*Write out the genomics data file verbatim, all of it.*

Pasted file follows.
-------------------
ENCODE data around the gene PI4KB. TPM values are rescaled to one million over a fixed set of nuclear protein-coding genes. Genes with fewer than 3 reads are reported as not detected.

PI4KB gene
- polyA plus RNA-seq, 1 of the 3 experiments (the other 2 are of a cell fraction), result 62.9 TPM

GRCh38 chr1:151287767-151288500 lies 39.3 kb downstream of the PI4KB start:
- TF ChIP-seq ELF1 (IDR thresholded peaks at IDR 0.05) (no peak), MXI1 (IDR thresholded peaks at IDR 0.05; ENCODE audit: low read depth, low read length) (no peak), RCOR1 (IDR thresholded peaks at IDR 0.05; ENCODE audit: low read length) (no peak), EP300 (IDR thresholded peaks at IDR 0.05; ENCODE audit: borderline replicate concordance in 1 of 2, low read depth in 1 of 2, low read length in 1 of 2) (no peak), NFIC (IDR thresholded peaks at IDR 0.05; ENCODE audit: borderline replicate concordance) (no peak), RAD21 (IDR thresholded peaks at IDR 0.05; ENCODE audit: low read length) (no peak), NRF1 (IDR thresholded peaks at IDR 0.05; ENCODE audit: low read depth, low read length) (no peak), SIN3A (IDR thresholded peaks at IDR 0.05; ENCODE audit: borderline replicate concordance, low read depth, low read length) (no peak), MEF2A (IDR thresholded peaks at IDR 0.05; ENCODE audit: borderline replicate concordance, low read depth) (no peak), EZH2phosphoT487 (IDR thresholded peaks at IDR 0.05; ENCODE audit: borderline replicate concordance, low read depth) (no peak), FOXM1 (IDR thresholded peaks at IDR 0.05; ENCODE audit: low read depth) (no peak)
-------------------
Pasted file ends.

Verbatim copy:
ENCODE data around the gene PI4KB. TPM values are rescaled to one million over a fixed set of nuclear protein-coding genes. Genes with fewer than 3 reads are reported as not detected.

PI4KB gene
- polyA plus RNA-seq, 1 of the 3 experiments (the other 2 are of a cell fraction), result 62.9 TPM

GRCh38 chr1:151287767-151288500 lies 39.3 kb downstream of the PI4KB start:
- TF ChIP-seq ELF1 (IDR thresholded peaks at IDR 0.05) (no peak), MXI1 (IDR thresholded peaks at IDR 0.05; ENCODE audit: low read depth, low read length) (no peak), RCOR1 (IDR thresholded peaks at IDR 0.05; ENCODE audit: low read length) (no peak), EP300 (IDR thresholded peaks at IDR 0.05; ENCODE audit: borderline replicate concordance in 1 of 2, low read depth in 1 of 2, low read length in 1 of 2) (no peak), NFIC (IDR thresholded peaks at IDR 0.05; ENCODE audit: borderline replicate concordance) (no peak), RAD21 (IDR thresholded peaks at IDR 0.05; ENCODE audit: low read length) (no peak), NRF1 (IDR thresholded peaks at IDR 0.05; ENCODE audit: low read depth, low read length) (no peak), SIN3A (IDR thresholded peaks at IDR 0.05; ENCODE audit: borderline replicate concordance, low read depth, low read length) (no peak), MEF2A (IDR thresholded peaks at IDR 0.05; ENCODE audit: borderline replicate concordance, low read depth) (no peak), EZH2phosphoT487 (IDR thresholded peaks at IDR 0.05; ENCODE audit: borderline replicate concordance, low read depth) (no peak), FOXM1 (IDR thresholded peaks at IDR 0.05; ENCODE audit: low read depth) (no peak)